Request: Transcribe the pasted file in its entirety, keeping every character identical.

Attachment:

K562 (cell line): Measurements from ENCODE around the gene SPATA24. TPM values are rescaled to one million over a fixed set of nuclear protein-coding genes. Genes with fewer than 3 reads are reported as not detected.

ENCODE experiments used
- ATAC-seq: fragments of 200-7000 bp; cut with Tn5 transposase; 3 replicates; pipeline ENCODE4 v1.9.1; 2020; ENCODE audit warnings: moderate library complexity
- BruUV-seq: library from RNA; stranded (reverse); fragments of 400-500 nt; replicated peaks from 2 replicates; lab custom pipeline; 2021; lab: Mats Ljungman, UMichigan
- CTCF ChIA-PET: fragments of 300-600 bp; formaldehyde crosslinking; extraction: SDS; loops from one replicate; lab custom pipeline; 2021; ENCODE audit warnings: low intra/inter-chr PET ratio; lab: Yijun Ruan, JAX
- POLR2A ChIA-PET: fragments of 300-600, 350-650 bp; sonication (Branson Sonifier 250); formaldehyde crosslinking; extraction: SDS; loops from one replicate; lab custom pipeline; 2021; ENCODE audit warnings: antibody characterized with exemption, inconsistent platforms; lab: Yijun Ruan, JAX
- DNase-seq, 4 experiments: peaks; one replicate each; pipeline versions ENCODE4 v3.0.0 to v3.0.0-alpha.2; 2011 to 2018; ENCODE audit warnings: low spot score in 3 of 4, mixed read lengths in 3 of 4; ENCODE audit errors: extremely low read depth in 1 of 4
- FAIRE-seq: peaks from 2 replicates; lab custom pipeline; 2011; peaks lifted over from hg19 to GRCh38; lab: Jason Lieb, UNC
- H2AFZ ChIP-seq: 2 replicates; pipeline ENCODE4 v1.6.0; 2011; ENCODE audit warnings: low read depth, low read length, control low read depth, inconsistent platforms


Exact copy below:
K562 (cell line): Measurements from ENCODE around the gene SPATA24. TPM values are rescaled to one million over a fixed set of nuclear protein-coding genes. Genes with fewer than 3 reads are reported as not detected.

ENCODE experiments used
- ATAC-seq: fragments of 200-7000 bp; cut with Tn5 transposase; 3 replicates; pipeline ENCODE4 v1.9.1; 2020; ENCODE audit warnings: moderate library complexity
- BruUV-seq: library from RNA; stranded (reverse); fragments of 400-500 nt; replicated peaks from 2 replicates; lab custom pipeline; 2021; lab: Mats Ljungman, UMichigan
- CTCF ChIA-PET: fragments of 300-600 bp; formaldehyde crosslinking; extraction: SDS; loops from one replicate; lab custom pipeline; 2021; ENCODE audit warnings: low intra/inter-chr PET ratio; lab: Yijun Ruan, JAX
- POLR2A ChIA-PET: fragments of 300-600, 350-650 bp; sonication (Branson Sonifier 250); formaldehyde crosslinking; extraction: SDS; loops from one replicate; lab custom pipeline; 2021; ENCODE audit warnings: antibody characterized with exemption, inconsistent platforms; lab: Yijun Ruan, JAX
- DNase-seq, 4 experiments: peaks; one replicate each; pipeline versions ENCODE4 v3.0.0 to v3.0.0-alpha.2; 2011 to 2018; ENCODE audit warnings: low spot score in 3 of 4, mixed read lengths in 3 of 4; ENCODE audit errors: extremely low read depth in 1 of 4
- FAIRE-seq: peaks from 2 replicates; lab custom pipeline; 2011; peaks lifted over from hg19 to GRCh38; lab: Jason Lieb, UNC
- H2AFZ ChIP-seq: 2 replicates; pipeline ENCODE4 v1.6.0; 2011; ENCODE audit warnings: low read depth, low read length, control low read depth, inconsistent platforms